Today the U.S. House of Representatives again passed the tax cut bill (H.R. 1), which was approved by the Senate earlier this morning. It now heads to President Donald Trump who is expected to sign the bill into law once it goes through the enrollment policy. Most of the new law’s provisions, including those of special interest to the alcohol industry, will take effect on January 1, 2018.
How does this affect your industry?
The bill contains the tax-related provisions of the Craft Beverage Modernization and Tax Reform Act, which includes a reduction in the Federal Excise Tax for craft distilleries, breweries and wineries.
For the distilling industry, the rate will drop from $13.50 to $2.70 for the first 100,000 proof gallons. This new tax legislation reduces the federal excise tax on distilled spirits producers for the first time since the Civil War, which will apply to more than 1,300 distilleries currently operating across America. Perhaps even more important to the distilling segment, this landmark legislation creates a more level tax structure for distillers, brewers, winemakers and importers of alcohol beverage products by equalizing the federal excise tax on spirits, beer and wine for the first 100,000 proof gallons. The new law also provides for the same in-bond treatment of spirits transferred in bottles as for beer and wine and exempts the spirits aging process from interest expense capitalization rules.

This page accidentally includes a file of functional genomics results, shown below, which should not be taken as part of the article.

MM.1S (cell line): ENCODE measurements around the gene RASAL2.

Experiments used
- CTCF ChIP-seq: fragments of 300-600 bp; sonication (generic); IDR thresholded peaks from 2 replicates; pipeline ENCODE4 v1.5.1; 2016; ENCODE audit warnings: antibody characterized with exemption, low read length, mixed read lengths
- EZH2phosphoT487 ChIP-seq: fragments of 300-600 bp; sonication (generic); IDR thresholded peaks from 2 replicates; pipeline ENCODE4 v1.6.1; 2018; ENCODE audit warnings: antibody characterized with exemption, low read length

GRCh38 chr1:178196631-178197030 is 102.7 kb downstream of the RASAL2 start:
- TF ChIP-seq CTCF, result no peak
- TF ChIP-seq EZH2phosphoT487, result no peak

For the brewing industry, the federal excise tax on beer will be reduced to $3.50/barrel (from $7/barrel) on the first 60,000 barrels for domestic brewers producing less than 2 million barrels annually, and reduced to $16/barrel (from $18/barrel) on the first 6 million barrels for all other brewers and all beer importers; the new law maintains the current $18/barrel rate for barrelage over 6 million. Of importance to brewers, the new law also increases collaboration between brewers by permitting transfer of beer between bonded facilities without tax liability.
For wineries, the legislation would: (i) eliminate the existing phase-out based on production size and allow all wineries to claim a credit of between $0.535 and $1 per gallon on the first 750,000 gallons of production, while providing for an increased total credit ceiling of up to $451,700 per winery, based on producing the full 750,000 gallons; (ii) Allows sparkling wine to qualify for these new tax credits; (iii) Increase the Alcohol by Volume (ABV) allowed for the $1.07 tax rate from 14% to 16% ABV (wines with 14% to 16% ABV currently are taxed at $1.57 per gallon and would be taxed at the still wine rate of $1.07); and (iv) increase the carbonation allowed in certain low alcohol wines (8.5% ABV or less) taxed at the $1.07 rate from .392 to .64 grams of carbon dioxide per hundred milliliters.
The alcohol industry components of the new tax legislation will go into effect beginning January 1, 2018, and run through December 31, 2019, with reauthorization necessary in subsequent years.